I Aberdare and District Photographic Notes. BY aROLLO." A decided change in the weather has bean our experience after the very fine Easter, and the only consolation we have had has been the v very great chances afforded us of obtaining good cloud negatives. It is a source of wonder to me that not more time is devoted to this excellent branch of the photographic art. The beauties of ? fine cloud effect are not to be lightly passed over, and some very fine pictures can be made from them alone. It is an easy matter to obtain fine prints from cloud negatives. If they have been properly produced (thin, with a long range of gradation), a good gas- light paper, printed with a full exposure, and development carried into the fairly dark stage, will give us night effects that cannot be equalled. I consider gas-light paper the best for thin negatives, that is if the detail is well brought out, though in my own practice I use a lot of bromide paper one of the reasons being that most of my negatives are made Avith the intention of reproduction in carbon. So they are what we would call" a vigorous negative (?) Still it sometimes falls to my lot to make an exposure that tends to urder, so that the resulting negative is thin. Then to save intensifying I generally run out what prints I require on a good gas-light paper. A puzzling experience was the lot of a local worker the other day, and only after some thought was the solution ar- rived at. He had made some half-dozen exposures upon some portrait subjects in the open air, and had given them what he considered a full exposure but on developing the plates found that he could not obtain anything like the density that he is accustomed to, though he was fol- lowing his usual method of time develop- ment, but Avitn an increased factor. After considering the negatives I came to the conclusion that it was in the ex- posure that the fault lay. The whole of the plates had been exposed against the light, with a sky- shade over the lens and of course with such;a light the prints were somewhat flat, though there was any amount of detail, and it works out in this way. The camera was in bright sunlight facing the sitter standing in front of a thick leafy Box hedge, and thus in a deep shade. The lens had to be shaded from the glare during the time the shutter was open, but the operator forgot the golden rule, Expose for the shadows, and the rest will take care of themselves," hence in my opinion the plates were under- exposed, and will want intensifying. Now, as the negatives were full of de- tail, though very thin, still I was able to recommend a way of printing that resulted in a number of good prints, that is as good as the negatives could give with the particular paper used. That was to print them off on P.O.P., but to place all the frames in the shade, printing them rather darker than usual, and to use an acetate of soda toning bath. In the first place the paper took a longer time to print, but then it did not get too dark before the detail had time to print out. Try placing your frame in the shade and see the difference. In the second place an acetate of soda toning bath does not reduce the print so much as the sulphocyanide bath tends to do, and very fine tones can be obtained. It also works very rapidly unless we use the bath more diluted than the authors give it, a mode I always adopt, as I dis- like working with a quick acting solution. The acetate of soda bath that I gener- ally use is given in a little book by The Halifax Photographic Co., Halfax, en- titled "Art Photographic Encyclopedia," which is sent free to all applicants. It is somewhat similar to a bath that I used with albumen paper some years ago, and is as follows:—Sol. A, water 10 ozs., sodium acetate (crystal) 190 grs. Sol. B, water 10 ozs, ammonium sulpho- cyanide 95 grs. For use take sol. A. 5 ozs., sol. B 1 oz., and add slowly gold chloride in solution It grs., stirring all the while. The author says, This bath tones quickly and gives fine tones," a remark that I can fully endorse. Having a large number of plates to develop the other day, and being quite unable to devote enough time to develop them in the ordinary way, I made up a dilute rodinal developing bath, and placed them in my stand development tank. It holds nine plates, but if I pur- chase another I shall take care that it is made to hold 12. I made up the solution by taking 4 drams of rodinal and adding 40 ozs. of water. I then placed the plates in the tank, and then carefully poured in the developer, taking great care that no air bubbles were formed, and that the plates were fully covered. After about three hours in the tank, I took them out, gave them a rinse under the tap, and put them into the fixing bath. After washing I found nine nega- tives that were equal to any that I have produced in the old way. It is certainly an easy method of tackling a large number of small plates, though I should not like to do all my developing by this process. One who delights in his work, prefers to feel that he has the control under his thumb. So however handy it may be I do not think that ftand development will be likey to supersede the ordinary method so practised. The post has just delivered to me a package containing a neat price list, entitled Photographic Cameras and Accessories," sent by Mr. 1. E. Thomas, Medical Hall, Aberaman. A careful perusal reveals to me that it is of a very concise nature. It is nicely bound, and contains a specimen print on Wellington Bromide paper. It also contains a few pages devoted to useful hints which have only to be read to be appreciated, In fact the general get-up and the in.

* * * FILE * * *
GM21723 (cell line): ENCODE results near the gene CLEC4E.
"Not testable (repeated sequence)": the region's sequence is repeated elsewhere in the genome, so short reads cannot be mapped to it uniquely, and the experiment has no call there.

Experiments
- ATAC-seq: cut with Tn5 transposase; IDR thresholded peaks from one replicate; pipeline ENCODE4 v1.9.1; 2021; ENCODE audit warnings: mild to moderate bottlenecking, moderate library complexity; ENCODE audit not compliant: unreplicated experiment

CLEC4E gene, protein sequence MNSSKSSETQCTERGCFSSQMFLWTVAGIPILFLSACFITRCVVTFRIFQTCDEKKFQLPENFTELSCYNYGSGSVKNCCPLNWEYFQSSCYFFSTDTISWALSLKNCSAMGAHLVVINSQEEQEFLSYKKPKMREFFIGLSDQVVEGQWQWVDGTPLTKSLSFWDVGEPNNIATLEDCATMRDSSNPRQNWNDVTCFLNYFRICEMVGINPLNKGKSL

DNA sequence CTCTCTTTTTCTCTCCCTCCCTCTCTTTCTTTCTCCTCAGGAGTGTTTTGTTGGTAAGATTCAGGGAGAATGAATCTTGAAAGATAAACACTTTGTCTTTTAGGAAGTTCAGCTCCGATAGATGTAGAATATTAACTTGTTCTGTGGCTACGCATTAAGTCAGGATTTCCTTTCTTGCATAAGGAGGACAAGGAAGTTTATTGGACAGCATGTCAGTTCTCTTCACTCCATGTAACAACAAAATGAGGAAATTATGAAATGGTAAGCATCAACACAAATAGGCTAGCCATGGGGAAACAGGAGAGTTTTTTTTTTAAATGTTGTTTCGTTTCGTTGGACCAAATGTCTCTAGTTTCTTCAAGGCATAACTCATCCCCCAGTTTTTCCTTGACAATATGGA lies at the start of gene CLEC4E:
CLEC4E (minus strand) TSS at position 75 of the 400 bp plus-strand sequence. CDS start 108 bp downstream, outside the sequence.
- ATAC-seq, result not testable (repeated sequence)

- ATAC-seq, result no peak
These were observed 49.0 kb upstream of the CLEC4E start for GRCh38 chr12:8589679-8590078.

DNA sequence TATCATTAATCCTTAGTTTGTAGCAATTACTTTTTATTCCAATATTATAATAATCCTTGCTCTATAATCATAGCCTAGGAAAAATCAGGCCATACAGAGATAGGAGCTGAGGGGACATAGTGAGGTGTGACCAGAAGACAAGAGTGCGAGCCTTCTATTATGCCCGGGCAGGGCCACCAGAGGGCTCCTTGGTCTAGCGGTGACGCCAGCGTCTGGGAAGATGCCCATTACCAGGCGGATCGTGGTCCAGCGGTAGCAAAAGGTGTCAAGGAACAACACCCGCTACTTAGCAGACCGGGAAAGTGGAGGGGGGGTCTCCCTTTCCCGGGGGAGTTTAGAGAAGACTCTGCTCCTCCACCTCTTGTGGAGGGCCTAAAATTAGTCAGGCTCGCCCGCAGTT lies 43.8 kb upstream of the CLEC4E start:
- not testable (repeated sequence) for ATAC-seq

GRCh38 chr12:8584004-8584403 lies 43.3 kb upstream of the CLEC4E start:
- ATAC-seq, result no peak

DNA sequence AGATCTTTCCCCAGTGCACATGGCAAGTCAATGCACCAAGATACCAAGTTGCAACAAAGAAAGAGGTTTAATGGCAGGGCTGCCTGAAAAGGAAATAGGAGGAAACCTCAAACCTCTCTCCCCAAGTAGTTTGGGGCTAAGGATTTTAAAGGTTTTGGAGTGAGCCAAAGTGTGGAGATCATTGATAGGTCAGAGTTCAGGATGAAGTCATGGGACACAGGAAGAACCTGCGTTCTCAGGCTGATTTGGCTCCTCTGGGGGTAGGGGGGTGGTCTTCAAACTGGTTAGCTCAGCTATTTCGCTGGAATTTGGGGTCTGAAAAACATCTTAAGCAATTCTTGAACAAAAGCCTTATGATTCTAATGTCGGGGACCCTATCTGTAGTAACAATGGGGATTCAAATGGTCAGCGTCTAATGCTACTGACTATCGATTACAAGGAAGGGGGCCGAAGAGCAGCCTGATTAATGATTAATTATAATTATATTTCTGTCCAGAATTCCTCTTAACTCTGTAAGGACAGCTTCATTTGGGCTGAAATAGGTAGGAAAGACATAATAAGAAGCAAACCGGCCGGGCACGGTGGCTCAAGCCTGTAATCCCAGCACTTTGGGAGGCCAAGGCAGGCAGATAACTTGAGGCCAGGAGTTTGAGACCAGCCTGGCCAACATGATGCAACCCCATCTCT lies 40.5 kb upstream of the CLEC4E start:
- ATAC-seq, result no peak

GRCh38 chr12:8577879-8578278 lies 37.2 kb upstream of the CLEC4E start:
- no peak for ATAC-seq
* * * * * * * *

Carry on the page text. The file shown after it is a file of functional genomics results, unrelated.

f WHICH ARE THE ■UB CHEAPEST CYCLES? KM H H Mr. E. Campbell, Cycling Editor of die Morning Leader," points oat ■ ■ that whilst other makers charge from 10 per ceoL upwards for easy pay- m ■ ments," evea when they adrertise so extra charge," only 5 per cent is H ■ charged for HUMBER CYCLES; to that a Hasher at tbe cash price of, H H £ 10 10s. costs only f 11 by easy payments; aad those of other makers H m 'rom 11 to £ 12 12s. 0d. Other models correspondingly cheaper. B ■ The Humber Call and inspect the MM 77 r~> Tift latest number Models at H jj^B tLass-f ayment an7 &res> beiew, and M 9H lihe SC inquire into the Humber H ■ vj' X T^mfr^rTl V « Easy-Payment System, ■ B W M Humber Cycles, I ^a^tM Iv—I « send lor handsome ■ H fffl SH • /-> JS Illustrated Art Cats- MB is Genuine. fqu lafue & full particulars. Ul%"E s II ABERDARE.-PapKer Bros., II ra nj 36, Cariiff Street. 1